1) He uses pragmatism (or lack thereof) to defend his case, seemingly throughout the entire article

      2) More importantly, he blatantly shows that his personal viewpoint on sex is extremely shallow and void of any emotional depth – and that seems to be where his entire argument originates. His view diminishes both the positive side of sex in marriage (comparing it to having an ice cream cone? c’mon…) as well as the negative consequences, both emotionally and physically, of sex outside of marriage.

      His logic is completely counter-intuitive. “What if we begin to treat sex as the relatively mundane biological function that it is?” That would work for about a day… why? Because it’s not.

    • Lisa Robinson

      I agree with others concerning the demystifying and reducing sex to the lowest common demoninator, so to speak. It sounds like a form of surpression to face the reality of what warm blooded humans have to deal with on regular basis.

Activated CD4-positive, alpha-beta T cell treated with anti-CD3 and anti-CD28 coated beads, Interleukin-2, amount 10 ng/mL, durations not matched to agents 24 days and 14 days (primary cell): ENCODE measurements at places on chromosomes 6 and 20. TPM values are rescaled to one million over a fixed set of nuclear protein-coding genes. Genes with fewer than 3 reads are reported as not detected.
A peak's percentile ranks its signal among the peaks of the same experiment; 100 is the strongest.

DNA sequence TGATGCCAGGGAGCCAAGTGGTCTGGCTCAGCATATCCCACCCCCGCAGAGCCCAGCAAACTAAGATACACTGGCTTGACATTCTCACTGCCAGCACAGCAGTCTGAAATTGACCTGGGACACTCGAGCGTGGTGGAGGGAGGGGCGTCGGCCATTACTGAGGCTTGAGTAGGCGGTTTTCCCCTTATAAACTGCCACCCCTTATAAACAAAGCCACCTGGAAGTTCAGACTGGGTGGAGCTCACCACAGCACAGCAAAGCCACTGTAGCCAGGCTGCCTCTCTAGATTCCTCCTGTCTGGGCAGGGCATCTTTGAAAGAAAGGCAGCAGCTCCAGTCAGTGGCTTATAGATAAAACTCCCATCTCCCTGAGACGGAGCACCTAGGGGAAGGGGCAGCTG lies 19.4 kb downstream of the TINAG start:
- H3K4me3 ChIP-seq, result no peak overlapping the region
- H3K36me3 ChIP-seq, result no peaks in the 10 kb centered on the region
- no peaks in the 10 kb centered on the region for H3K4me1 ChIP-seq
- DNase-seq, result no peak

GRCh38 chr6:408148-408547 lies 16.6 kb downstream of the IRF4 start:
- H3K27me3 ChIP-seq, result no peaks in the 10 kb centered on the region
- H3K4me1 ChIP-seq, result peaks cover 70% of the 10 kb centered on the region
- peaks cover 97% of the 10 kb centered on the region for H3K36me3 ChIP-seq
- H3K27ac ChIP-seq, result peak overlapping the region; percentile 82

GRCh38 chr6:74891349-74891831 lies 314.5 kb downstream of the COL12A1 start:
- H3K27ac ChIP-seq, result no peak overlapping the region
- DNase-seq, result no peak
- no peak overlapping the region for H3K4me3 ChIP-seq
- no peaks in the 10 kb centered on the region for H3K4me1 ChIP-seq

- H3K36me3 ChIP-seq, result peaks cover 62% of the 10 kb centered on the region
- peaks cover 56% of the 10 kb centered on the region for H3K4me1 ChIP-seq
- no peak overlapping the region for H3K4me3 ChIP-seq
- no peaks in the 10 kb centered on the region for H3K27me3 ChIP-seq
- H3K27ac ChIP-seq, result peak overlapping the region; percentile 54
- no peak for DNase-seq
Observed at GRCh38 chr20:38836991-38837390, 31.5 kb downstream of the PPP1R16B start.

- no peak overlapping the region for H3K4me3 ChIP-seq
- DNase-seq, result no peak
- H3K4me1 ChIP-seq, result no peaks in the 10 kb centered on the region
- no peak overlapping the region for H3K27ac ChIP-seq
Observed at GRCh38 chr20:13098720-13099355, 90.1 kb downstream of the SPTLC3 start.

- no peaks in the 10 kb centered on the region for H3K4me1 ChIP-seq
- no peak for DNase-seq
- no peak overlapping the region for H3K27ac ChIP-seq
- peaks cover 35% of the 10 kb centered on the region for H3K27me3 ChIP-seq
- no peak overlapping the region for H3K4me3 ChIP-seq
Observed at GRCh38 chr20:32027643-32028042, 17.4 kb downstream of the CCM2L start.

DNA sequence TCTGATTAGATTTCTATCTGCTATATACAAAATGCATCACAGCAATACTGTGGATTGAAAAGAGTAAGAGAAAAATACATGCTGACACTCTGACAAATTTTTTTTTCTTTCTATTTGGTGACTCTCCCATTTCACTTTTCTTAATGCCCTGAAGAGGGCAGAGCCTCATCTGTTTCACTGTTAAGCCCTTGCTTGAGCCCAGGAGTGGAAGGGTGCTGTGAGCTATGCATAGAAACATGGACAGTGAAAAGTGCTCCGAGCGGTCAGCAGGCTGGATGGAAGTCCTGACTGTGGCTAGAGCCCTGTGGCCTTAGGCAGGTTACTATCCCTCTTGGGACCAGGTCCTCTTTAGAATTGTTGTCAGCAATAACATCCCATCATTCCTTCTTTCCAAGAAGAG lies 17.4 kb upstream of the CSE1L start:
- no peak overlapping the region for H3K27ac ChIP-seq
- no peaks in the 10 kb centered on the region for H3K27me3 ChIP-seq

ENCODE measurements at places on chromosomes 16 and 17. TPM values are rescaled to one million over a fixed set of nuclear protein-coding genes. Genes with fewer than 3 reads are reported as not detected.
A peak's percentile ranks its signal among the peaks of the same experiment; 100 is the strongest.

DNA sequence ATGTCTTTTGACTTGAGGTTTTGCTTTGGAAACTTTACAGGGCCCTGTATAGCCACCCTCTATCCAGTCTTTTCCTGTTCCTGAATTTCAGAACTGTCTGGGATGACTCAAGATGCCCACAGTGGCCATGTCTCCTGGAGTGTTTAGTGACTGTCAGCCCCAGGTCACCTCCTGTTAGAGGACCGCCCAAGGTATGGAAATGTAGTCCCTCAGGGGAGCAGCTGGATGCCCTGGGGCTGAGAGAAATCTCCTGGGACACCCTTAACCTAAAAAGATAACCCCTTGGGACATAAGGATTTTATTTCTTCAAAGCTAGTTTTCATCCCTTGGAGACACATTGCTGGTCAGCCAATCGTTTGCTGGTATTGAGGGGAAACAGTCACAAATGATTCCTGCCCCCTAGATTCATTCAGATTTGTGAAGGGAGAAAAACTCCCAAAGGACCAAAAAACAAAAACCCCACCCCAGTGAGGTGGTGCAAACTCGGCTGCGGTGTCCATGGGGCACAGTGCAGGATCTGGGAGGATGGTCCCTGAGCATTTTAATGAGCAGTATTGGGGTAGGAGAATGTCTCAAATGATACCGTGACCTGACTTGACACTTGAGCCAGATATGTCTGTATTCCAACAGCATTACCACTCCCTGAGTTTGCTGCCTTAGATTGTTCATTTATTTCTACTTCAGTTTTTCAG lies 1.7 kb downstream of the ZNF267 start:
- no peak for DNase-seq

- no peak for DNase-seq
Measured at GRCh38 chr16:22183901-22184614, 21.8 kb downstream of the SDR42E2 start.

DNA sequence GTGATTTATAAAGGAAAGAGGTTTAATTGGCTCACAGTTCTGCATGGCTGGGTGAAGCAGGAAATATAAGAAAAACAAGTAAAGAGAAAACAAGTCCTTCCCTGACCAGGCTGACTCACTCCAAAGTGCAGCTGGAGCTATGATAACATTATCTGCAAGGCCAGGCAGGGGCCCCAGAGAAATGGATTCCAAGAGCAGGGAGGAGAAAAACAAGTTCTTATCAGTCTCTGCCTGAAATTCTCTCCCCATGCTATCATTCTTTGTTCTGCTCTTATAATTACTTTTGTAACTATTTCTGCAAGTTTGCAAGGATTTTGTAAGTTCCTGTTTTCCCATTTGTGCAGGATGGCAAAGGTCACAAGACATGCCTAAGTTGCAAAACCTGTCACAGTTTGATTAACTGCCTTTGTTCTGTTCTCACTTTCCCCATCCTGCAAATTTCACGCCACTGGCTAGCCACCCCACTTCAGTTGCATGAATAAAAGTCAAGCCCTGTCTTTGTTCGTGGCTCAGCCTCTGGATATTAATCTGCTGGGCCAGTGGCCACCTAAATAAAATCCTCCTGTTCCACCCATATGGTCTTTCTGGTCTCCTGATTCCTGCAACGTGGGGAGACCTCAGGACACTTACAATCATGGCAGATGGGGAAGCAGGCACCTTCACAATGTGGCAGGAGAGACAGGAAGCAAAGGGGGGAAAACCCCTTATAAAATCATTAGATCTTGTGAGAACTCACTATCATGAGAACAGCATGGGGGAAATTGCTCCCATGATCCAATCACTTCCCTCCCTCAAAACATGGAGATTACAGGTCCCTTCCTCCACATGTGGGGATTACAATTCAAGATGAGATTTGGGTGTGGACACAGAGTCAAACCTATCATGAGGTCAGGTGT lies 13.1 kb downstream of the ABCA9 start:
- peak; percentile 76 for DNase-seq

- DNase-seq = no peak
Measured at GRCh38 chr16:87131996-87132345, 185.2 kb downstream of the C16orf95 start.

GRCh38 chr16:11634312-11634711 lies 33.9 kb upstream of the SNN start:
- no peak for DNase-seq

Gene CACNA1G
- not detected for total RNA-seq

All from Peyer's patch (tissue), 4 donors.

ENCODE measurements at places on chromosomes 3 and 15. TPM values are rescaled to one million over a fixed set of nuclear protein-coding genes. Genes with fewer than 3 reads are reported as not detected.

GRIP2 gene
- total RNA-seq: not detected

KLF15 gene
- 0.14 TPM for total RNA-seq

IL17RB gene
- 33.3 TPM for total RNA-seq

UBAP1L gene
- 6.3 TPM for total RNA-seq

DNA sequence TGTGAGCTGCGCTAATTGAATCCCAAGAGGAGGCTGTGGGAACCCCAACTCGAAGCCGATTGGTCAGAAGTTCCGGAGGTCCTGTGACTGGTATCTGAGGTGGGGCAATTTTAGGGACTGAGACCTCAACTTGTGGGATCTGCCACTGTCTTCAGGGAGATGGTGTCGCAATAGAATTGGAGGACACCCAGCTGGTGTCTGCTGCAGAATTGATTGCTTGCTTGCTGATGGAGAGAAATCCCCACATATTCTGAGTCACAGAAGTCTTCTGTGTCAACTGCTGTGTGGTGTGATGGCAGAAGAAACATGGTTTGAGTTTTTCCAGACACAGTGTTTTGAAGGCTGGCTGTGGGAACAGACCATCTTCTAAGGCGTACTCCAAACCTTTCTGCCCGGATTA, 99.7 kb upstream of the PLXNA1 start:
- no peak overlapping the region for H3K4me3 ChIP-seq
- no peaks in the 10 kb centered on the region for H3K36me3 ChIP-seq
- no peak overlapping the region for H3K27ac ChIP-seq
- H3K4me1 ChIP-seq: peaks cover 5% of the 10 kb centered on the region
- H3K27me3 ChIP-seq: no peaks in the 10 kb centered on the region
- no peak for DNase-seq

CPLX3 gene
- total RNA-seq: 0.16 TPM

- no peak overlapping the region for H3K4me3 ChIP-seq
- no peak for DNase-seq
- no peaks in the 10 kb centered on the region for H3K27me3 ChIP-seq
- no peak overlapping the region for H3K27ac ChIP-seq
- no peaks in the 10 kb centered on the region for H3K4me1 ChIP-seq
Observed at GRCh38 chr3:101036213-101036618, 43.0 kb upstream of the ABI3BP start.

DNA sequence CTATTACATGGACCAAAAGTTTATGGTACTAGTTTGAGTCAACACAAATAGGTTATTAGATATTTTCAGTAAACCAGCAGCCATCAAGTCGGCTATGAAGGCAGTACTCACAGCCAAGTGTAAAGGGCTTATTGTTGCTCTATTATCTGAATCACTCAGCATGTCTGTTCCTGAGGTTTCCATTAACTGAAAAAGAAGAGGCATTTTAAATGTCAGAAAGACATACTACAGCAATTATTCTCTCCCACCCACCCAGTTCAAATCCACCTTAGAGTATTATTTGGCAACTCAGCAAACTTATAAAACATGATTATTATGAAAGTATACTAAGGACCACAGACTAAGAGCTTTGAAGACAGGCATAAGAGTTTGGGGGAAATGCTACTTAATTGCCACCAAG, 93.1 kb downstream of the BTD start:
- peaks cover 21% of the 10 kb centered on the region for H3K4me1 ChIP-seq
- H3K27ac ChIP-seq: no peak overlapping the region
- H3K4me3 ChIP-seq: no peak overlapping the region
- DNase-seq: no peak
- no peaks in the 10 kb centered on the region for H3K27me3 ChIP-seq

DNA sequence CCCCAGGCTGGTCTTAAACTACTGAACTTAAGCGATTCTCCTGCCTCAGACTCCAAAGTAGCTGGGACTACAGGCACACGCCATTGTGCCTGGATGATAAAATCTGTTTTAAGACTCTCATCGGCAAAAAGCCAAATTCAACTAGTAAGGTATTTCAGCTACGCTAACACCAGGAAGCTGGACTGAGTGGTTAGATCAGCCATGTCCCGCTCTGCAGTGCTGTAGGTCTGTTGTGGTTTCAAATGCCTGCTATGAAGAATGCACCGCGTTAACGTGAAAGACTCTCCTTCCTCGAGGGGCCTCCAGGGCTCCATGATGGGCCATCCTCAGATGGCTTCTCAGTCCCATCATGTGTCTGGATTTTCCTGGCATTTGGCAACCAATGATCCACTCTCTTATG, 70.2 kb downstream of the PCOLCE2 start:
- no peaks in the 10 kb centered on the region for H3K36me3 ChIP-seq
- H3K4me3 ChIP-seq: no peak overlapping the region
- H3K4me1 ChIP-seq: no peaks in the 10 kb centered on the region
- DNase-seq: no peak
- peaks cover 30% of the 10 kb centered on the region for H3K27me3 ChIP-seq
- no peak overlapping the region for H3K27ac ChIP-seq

I do think sex education to sustain morality is a tricky balance. On one hand, I can see the guys point of oversaturation but on the other hand you want to counterbalance society’s obsession with it, that young people (heck all people) are confronted with on a regular basis. Just say no doesn’t work and whetting appetites through continual reminders of legitimate fun doesn’t seem to work too well either. I dunno, seems like the best thing might be to keep lines of communication open and when challenges present themselves or someone just wants to talk, there is an easily accessible channel. Rather than bombard people with contant messages. Just a thought

      Regarding the aggrandizement of sexual sin compared to others, I do see Vance’s point about religious pride. However, I do have reasons for believing that sexual sins have a consequence like no others. For starters, I Corinthians 6:18 indicates sexual sins go against our own body. I’d me interested to know what others make of that. Also, in Acts 15, when Paul and Co were confronted with the judiazers, they had to come up with absolute no-nos for the Gentiles. The very short-list included sexual immorality-they must flee fornication. Maybe because it has something to do with the joining of two people and illegitimacy proves quite destructive for all involved, like no other sin. I’m not exactly sure this is right, but it sure seems that way.